Critical Evaluation

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The third play in William Shakespeare’s second tetralogy, King Henry IV, Part II is based on Raphael Holinshed’s The Chronicles of England, Scotland, and Ireland (c. 1577) and on an anonymous Elizabethan drama, The Famous Victories of Henry V (pb. c. 1598). It offers a collection of well-rounded characters for whose creation Shakespeare made slender use of his sources. The drama resolves the conflict, carried over from King Henry IV, Part I, between the king and rebellious nobles. In its essence, this conflict is one of local versus national rule. The second play also continues the character development of Prince Hal as an ideal future king. The denial of characters’ expectations, marked by sudden dramatic reversals, represents a unifying motif of the drama.

Retaining the main plot of the rebellion and the subplot involving Falstaff and his companions from Henry IV, Part I, the drama limits action in favor of rhetoric. To the panoply of characters surrounding the king from Henry IV, Part I, Shakespeare adds the astute and farsighted Warwick as an adviser and the upright chief justice as another father figure for Prince Hal. Additions also enhance the subplot involving Falstaff. He is furnished, in Henry IV, Part II, with a spirited young boy as a page, with the histrionic, swaggering Pistol, and with the sharp-tongued Doll Tearsheet. In a further strand of the subplot, Justice Shallow, his cousin Silence, and Shallow’s servants serve as humorous country bumpkins who willingly play into Falstaff’s hands.

Rumors of battles linger through much of the drama, but they prove to be only rumors. As the rebels regroup under the able archbishop of York following their loss at Shrewsbury, the king’s divided army prepares to move against the centers of rebel strength, Wales and York, arousing expectations of decisive battles. The threat of battle in Wales simply evaporates, as the king learns that Glendower, the Welsh leader, has died. In the north, Prince John entices the rebels into a deceptive truce and sends their leaders to summary execution. The crushing of rebel power consolidates the king’s rule, yet ironically he is too ill to enjoy the fruits of his victory. The action seems subdued and anticlimactic; the elimination of the rebel threat and the consolidation of regal power pave the way for an orderly succession.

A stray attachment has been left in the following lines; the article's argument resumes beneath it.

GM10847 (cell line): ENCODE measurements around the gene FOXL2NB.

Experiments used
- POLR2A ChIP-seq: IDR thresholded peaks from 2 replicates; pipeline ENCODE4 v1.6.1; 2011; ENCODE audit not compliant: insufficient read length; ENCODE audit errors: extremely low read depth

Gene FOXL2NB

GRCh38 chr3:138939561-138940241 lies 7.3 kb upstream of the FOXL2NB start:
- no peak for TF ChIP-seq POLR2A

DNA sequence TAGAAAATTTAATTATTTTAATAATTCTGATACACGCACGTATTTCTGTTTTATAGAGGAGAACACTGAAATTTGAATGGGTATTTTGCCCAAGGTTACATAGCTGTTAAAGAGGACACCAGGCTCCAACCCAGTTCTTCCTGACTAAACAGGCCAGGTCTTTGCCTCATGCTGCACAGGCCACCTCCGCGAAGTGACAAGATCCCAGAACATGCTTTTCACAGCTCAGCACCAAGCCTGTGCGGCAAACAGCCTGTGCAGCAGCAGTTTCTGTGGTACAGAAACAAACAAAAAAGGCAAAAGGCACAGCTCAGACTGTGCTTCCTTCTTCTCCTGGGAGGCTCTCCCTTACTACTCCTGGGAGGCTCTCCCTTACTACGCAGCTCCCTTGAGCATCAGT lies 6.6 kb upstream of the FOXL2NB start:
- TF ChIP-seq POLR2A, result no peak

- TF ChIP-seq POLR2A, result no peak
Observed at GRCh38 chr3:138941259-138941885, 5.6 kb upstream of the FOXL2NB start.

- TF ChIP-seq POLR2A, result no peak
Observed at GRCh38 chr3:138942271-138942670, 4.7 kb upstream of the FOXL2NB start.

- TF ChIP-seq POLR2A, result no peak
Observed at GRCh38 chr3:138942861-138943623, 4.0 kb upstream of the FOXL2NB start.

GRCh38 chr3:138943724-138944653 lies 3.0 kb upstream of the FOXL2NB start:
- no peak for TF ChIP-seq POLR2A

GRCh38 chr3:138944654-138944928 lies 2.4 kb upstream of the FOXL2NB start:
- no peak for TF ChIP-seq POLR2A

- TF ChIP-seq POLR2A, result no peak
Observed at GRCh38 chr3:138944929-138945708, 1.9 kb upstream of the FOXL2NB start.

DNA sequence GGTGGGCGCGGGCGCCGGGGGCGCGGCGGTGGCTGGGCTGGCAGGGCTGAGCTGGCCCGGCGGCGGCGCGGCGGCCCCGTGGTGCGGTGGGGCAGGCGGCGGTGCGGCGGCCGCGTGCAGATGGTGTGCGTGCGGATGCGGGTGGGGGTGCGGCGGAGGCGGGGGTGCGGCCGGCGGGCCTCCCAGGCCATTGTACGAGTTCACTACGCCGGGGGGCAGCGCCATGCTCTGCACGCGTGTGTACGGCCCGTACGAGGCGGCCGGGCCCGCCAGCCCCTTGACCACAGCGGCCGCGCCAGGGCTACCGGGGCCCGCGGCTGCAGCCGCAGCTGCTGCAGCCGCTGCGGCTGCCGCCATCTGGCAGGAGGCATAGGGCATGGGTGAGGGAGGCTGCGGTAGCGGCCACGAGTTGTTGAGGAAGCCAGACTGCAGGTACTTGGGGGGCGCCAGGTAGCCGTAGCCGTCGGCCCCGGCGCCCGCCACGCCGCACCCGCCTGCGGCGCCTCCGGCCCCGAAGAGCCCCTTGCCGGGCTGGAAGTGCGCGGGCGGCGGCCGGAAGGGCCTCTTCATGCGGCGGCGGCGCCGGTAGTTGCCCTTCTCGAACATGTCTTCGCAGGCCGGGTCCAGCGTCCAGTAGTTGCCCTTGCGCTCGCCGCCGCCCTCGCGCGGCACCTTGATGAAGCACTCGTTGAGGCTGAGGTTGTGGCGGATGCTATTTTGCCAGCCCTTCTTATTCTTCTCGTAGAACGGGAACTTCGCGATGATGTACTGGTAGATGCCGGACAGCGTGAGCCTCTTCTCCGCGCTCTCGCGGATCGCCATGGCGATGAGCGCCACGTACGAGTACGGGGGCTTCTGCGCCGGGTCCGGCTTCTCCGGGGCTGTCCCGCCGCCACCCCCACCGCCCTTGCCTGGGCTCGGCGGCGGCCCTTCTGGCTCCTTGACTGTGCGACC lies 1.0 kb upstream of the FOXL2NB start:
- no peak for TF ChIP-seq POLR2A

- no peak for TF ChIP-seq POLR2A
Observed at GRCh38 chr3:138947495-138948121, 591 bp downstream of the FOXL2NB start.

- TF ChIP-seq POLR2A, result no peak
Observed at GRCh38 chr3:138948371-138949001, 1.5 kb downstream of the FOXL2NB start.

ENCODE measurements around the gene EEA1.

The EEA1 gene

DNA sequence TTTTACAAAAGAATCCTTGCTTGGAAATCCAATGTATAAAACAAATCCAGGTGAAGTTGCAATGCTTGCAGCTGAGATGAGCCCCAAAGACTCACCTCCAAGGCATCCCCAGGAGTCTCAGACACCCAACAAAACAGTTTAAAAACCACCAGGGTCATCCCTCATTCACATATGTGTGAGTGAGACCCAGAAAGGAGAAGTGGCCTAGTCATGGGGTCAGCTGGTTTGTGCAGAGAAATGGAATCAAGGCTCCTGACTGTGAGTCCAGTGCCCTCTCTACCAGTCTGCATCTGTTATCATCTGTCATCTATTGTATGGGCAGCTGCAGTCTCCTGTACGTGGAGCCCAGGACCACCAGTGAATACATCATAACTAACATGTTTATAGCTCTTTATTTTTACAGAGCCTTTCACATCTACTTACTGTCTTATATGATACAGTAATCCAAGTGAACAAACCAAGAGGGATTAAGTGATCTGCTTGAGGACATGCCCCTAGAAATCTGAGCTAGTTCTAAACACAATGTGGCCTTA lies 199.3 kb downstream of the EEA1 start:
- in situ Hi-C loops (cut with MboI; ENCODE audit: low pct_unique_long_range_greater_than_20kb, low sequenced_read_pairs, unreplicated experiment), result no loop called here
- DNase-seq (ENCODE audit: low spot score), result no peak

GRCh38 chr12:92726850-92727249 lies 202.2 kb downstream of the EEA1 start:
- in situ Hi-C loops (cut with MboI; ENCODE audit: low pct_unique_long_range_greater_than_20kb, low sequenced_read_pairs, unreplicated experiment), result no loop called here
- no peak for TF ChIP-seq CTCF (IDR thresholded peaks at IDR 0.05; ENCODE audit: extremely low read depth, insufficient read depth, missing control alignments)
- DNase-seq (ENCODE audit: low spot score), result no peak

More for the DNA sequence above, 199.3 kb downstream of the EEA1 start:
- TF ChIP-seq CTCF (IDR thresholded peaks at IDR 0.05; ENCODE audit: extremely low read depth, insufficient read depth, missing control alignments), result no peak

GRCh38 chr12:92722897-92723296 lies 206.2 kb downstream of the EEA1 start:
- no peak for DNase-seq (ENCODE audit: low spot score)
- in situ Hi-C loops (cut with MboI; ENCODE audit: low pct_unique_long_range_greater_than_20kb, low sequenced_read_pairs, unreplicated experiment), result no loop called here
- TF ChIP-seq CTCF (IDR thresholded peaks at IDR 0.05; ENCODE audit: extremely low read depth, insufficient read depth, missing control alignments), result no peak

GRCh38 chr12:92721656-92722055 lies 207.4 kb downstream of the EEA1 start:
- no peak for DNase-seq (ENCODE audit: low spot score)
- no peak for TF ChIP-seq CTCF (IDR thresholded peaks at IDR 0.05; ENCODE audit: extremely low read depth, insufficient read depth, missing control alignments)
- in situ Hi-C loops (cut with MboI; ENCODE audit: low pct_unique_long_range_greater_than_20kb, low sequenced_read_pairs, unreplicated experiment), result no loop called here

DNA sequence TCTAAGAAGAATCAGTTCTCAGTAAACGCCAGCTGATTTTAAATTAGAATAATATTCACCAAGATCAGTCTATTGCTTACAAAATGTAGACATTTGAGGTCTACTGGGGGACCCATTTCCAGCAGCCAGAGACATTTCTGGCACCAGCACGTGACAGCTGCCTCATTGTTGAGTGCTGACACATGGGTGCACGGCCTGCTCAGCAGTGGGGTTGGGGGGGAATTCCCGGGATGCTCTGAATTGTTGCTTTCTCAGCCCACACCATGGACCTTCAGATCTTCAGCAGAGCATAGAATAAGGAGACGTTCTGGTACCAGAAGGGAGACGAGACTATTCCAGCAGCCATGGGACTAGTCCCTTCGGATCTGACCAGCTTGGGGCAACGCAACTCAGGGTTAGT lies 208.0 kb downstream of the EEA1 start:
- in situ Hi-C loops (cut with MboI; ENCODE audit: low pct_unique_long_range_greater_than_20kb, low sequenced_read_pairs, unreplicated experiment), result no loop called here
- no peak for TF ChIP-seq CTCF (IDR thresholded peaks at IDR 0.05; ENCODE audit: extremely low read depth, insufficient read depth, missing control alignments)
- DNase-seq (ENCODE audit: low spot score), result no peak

Instead of vivid action, the play offers rhetorical confrontations to strengthen the dramatic conflict and to help resolve the two poles that influence Prince Hal—his father and Falstaff. In one of many indications that the fat knight will be rejected, Falstaff freely expresses his indiscreet opinions of other characters—Justice Shallow, Prince John, and Hal—in soliloquies. His comments on others are less extensive but no less indiscreet. In two early scenes, encounters between Falstaff and the chief justice foreshadow the major rhetorical confrontations involving Hal. Falstaff, who has escaped punishment for theft only because he holds a military commission, attempts to intimidate the chief justice, who has sought to admonish him about his thievery. To the chief justice, Falstaff pretends that he is deaf. This joke turns on Falstaff, who hears but fails to understand what others are saying. To the chief justice, Falstaff intimates that the king is dying, that Hal will become king, and that as Hal’s friend Falstaff will have important influence. Unmoved by any personal threat, the chief justice demonstrates his commitment to law as an ideal.